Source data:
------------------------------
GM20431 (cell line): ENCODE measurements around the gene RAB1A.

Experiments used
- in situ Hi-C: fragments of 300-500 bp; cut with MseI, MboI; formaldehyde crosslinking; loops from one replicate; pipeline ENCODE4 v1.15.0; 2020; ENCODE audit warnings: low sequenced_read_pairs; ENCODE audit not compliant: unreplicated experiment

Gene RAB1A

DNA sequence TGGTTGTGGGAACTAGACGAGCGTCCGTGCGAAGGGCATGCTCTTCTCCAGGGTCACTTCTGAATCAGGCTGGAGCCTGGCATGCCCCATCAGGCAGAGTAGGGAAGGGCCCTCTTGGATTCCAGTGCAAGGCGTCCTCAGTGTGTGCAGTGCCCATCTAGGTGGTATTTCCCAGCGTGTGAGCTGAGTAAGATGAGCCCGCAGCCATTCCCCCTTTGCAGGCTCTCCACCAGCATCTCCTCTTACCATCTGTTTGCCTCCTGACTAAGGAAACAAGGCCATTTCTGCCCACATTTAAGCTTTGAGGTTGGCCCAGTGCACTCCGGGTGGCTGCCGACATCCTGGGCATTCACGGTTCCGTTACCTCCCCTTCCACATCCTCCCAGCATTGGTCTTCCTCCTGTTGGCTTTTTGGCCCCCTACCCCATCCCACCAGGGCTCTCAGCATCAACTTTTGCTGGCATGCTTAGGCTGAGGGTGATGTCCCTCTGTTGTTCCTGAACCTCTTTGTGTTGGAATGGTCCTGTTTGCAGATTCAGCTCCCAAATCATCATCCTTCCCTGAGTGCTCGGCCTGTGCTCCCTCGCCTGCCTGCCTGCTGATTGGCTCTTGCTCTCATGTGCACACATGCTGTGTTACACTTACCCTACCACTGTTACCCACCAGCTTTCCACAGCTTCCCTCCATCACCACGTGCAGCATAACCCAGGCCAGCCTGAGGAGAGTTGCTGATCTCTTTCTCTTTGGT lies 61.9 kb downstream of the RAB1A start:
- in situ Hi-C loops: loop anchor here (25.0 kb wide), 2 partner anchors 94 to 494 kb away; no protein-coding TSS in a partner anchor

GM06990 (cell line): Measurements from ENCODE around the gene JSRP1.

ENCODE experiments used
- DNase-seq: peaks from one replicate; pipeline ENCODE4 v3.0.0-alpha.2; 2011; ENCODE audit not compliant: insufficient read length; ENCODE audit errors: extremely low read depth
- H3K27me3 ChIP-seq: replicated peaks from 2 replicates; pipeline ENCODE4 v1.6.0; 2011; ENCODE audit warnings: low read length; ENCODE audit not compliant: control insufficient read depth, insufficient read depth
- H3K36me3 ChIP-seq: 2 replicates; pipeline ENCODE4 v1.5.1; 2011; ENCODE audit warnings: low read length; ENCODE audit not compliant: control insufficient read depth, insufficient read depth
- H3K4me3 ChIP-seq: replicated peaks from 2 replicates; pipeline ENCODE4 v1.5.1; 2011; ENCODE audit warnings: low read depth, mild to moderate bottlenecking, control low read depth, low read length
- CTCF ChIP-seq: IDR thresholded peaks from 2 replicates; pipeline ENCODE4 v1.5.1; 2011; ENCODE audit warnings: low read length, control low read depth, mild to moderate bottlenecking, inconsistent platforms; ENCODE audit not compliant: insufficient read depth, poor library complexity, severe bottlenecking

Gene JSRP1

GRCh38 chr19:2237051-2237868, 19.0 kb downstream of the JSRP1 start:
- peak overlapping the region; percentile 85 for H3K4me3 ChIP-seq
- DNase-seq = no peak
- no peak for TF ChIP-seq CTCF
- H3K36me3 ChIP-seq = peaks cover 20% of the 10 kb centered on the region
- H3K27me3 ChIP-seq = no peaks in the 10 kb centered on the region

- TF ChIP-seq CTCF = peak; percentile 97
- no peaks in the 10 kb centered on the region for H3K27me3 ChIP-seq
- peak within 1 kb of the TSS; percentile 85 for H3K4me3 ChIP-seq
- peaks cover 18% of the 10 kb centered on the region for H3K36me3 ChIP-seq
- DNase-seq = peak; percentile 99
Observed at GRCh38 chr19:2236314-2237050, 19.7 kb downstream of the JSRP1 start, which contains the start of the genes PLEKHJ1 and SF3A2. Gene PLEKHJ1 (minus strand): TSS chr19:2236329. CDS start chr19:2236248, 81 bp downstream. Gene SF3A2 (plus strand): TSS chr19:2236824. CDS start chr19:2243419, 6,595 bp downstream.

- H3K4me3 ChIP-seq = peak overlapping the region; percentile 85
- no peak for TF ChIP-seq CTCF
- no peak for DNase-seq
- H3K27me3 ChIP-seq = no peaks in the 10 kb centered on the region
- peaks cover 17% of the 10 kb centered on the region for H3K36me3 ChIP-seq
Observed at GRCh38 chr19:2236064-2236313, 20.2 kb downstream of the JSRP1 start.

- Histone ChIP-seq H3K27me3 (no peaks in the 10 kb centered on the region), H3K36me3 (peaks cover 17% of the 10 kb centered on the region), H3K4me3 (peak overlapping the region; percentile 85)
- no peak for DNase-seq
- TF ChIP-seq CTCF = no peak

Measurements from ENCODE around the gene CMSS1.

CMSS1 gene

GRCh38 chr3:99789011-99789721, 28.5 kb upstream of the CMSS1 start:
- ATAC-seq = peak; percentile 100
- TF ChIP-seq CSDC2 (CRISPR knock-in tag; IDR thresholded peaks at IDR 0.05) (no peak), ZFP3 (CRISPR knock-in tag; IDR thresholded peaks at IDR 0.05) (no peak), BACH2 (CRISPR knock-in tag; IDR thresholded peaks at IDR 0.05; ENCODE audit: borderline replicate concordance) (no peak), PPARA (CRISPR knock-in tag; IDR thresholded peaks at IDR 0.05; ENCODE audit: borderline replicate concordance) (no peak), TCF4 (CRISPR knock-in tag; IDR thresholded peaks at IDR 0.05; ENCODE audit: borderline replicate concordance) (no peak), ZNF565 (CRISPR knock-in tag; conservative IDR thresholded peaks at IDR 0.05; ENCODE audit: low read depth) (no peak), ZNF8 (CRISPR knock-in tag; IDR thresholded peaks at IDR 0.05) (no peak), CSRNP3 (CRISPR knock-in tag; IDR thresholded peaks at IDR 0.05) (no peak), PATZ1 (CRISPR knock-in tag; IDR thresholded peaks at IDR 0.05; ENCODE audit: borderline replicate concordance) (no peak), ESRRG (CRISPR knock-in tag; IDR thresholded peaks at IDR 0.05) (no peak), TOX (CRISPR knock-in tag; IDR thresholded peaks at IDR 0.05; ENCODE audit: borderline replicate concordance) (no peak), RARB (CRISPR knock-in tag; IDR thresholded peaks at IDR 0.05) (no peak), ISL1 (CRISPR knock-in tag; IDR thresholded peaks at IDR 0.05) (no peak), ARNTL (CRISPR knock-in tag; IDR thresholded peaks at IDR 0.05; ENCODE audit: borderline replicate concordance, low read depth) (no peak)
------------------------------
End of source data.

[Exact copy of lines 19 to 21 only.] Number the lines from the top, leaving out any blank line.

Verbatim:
- H3K36me3 ChIP-seq = peaks cover 20% of the 10 kb centered on the region
- H3K27me3 ChIP-seq = no peaks in the 10 kb centered on the region

- TF ChIP-seq CTCF = peak; percentile 97